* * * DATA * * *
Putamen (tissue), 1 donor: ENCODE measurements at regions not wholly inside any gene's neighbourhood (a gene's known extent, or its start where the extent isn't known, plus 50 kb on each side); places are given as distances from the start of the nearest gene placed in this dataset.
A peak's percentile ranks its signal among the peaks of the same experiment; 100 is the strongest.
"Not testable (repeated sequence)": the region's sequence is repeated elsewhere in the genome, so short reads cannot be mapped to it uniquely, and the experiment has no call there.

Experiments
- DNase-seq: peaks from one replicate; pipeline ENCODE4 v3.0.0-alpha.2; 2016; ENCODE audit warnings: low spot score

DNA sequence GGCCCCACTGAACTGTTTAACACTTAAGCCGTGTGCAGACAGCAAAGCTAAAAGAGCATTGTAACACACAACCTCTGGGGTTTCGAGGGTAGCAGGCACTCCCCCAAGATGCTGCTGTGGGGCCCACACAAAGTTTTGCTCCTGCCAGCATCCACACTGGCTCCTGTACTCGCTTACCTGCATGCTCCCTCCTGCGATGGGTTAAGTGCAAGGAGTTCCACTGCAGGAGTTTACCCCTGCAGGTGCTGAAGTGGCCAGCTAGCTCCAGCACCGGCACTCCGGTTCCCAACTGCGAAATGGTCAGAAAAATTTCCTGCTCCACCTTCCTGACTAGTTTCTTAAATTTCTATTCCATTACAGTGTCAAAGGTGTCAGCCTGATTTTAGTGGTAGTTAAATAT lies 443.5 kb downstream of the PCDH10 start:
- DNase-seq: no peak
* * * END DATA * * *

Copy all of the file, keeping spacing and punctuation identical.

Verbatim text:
Putamen (tissue), 1 donor: ENCODE measurements at regions not wholly inside any gene's neighbourhood (a gene's known extent, or its start where the extent isn't known, plus 50 kb on each side); places are given as distances from the start of the nearest gene placed in this dataset.
A peak's percentile ranks its signal among the peaks of the same experiment; 100 is the strongest.
"Not testable (repeated sequence)": the region's sequence is repeated elsewhere in the genome, so short reads cannot be mapped to it uniquely, and the experiment has no call there.

Experiments
- DNase-seq: peaks from one replicate; pipeline ENCODE4 v3.0.0-alpha.2; 2016; ENCODE audit warnings: low spot score

DNA sequence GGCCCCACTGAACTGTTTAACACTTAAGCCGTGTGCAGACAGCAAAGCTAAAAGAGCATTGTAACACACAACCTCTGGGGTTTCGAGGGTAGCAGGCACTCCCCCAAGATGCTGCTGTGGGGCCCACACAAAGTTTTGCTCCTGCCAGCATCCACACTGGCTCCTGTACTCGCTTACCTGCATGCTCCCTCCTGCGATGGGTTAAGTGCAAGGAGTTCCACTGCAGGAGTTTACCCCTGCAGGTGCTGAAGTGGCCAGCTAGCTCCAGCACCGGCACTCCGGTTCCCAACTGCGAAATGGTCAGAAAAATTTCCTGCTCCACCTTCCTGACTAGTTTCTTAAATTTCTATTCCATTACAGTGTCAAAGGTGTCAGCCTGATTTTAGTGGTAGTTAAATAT lies 443.5 kb downstream of the PCDH10 start:
- DNase-seq: no peak